When hiring, it's tempting to rush into interviewing, rather than waiting to develop a full slate of candidates. Hiring managers are often eager to interview as soon as they approve a job description. It's a request most HR folks try to oblige. And it's often a mistake.
So what's the downside to interviewing the first few qualified people who responded to your recruiting efforts? If it only takes one great person to fill the job, why wait around for more candidates to emerge? What if the good people get other jobs while you are waiting?
Occasionally, it does make sense to interview the first few people who apply. But most of the time, you actually slow down your search by interviewing too soon. Unless you are incredibly familiar with the job you are filling, waiting until you have developed a full slate of five to eight candidates almost always results in a better hiring decision. (To be clear, I'm talking about waiting 3 or 4 weeks, not 3 or 4 months.)
So how do you know when to jump, and when to wait? We've put a lot of thought into this question, and here is our decision process (click to see the larger view):
For example: If you routinely hire for Network Engineers, and currently have several on staff, then you have an excellent basis for comparison when you interview another Network Engineer. Because you have recently interviewed dozens of these candidates, you can instantly recognize a good one when you meet them. And you know what to pay them. No need to wait for a slate here.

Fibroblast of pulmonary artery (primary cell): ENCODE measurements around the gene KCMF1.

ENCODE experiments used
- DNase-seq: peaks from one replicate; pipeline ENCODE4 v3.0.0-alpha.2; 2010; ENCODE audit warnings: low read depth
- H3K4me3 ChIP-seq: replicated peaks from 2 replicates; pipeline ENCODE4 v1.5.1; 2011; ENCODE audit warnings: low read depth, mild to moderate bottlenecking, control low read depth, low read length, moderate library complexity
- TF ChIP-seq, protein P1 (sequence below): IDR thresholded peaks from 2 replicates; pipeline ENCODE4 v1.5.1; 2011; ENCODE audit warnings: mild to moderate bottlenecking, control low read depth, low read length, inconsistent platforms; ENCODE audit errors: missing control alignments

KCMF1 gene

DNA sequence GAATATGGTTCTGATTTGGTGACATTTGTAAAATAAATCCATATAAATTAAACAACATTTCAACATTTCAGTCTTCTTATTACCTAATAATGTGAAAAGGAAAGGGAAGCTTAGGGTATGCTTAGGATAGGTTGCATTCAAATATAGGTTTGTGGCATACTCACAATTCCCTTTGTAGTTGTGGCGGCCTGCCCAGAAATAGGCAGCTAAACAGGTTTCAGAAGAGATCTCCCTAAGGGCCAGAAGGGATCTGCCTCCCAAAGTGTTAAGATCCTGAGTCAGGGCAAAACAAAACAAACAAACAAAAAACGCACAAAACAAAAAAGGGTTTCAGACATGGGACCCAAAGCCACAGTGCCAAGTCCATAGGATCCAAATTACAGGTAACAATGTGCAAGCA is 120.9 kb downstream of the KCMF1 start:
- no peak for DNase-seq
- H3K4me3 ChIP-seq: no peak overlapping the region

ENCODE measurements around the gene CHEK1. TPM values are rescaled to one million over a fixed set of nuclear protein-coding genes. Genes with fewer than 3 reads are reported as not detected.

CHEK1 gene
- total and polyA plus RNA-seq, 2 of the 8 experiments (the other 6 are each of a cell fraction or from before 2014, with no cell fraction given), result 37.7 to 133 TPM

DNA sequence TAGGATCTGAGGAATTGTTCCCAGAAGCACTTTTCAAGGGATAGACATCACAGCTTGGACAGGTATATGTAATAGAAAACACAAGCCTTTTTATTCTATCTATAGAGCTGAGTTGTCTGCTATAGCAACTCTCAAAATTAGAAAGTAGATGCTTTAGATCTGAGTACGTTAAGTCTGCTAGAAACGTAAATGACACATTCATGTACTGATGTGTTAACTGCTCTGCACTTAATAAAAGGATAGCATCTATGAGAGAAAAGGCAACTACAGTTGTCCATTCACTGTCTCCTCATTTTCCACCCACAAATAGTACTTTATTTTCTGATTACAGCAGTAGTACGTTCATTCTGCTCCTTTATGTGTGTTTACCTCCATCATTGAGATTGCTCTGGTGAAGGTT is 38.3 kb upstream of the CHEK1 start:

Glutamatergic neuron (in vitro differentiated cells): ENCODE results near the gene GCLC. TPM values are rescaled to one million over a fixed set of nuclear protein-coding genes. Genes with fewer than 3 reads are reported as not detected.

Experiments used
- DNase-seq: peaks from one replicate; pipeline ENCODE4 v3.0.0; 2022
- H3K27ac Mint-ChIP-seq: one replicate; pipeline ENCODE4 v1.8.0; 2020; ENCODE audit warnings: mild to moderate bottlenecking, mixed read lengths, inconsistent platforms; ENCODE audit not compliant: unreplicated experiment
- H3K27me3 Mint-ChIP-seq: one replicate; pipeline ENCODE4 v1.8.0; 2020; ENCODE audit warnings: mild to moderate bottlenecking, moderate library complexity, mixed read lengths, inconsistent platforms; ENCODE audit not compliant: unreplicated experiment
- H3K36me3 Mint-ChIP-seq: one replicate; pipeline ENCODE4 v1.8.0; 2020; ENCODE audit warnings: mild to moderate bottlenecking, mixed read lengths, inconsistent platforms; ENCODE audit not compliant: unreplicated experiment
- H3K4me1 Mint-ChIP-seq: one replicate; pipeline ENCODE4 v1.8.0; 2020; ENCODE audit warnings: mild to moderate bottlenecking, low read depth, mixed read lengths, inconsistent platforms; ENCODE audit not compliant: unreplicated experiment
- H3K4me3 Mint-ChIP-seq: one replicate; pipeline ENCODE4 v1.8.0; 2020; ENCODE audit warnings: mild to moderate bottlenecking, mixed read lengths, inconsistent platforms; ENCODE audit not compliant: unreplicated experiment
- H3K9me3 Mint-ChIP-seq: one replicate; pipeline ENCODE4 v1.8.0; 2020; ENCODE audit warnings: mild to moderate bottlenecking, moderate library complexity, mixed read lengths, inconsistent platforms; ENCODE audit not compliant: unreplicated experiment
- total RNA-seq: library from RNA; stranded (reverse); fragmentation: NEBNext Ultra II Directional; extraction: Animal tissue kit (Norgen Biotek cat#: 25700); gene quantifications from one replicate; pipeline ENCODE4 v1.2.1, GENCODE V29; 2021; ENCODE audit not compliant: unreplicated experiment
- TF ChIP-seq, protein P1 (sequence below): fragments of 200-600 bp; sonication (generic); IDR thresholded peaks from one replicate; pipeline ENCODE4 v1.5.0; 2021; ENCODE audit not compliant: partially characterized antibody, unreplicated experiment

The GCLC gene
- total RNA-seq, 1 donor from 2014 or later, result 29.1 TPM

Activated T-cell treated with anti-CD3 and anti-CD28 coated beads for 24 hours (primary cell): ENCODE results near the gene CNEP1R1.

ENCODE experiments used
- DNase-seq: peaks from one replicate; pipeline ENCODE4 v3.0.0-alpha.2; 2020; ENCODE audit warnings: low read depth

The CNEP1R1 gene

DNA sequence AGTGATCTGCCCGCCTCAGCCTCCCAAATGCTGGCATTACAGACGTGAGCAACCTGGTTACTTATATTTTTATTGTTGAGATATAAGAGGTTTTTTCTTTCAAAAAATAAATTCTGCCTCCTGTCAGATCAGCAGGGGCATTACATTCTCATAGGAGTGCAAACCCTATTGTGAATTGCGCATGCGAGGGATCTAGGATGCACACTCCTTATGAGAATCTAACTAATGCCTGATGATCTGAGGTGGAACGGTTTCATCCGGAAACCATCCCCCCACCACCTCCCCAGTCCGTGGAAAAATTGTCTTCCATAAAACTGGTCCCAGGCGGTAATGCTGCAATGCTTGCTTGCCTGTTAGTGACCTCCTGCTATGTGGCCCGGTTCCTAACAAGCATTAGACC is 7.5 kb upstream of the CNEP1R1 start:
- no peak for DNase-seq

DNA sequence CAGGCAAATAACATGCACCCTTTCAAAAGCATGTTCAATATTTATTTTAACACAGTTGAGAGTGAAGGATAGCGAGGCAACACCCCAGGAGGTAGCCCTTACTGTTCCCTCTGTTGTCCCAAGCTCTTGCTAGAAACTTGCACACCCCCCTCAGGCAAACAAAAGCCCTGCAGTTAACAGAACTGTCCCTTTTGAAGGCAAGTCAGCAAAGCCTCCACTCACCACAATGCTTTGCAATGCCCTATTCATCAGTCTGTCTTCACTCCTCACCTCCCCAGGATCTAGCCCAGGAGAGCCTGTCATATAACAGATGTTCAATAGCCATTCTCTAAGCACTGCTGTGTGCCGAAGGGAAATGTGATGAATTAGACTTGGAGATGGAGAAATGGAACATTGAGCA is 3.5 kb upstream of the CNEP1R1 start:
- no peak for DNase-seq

But if you have not recently interviewed any Network Engineers, you don't really have a basis for comparison. You need to educate yourself before you can make a fully informed hiring decision. You are unfamiliar with the job market, no matter how deeply familiar you are with the job and skills required. You need to see firsthand how people from various backgrounds would bring different capabilities to the job. You need to see how compensation for the role varies by skill level. In short, the early candidates might be fine - but without a full slate of candidates to choose from, you are not ready to properly evaluate them, or to understand how your job compares to their other options.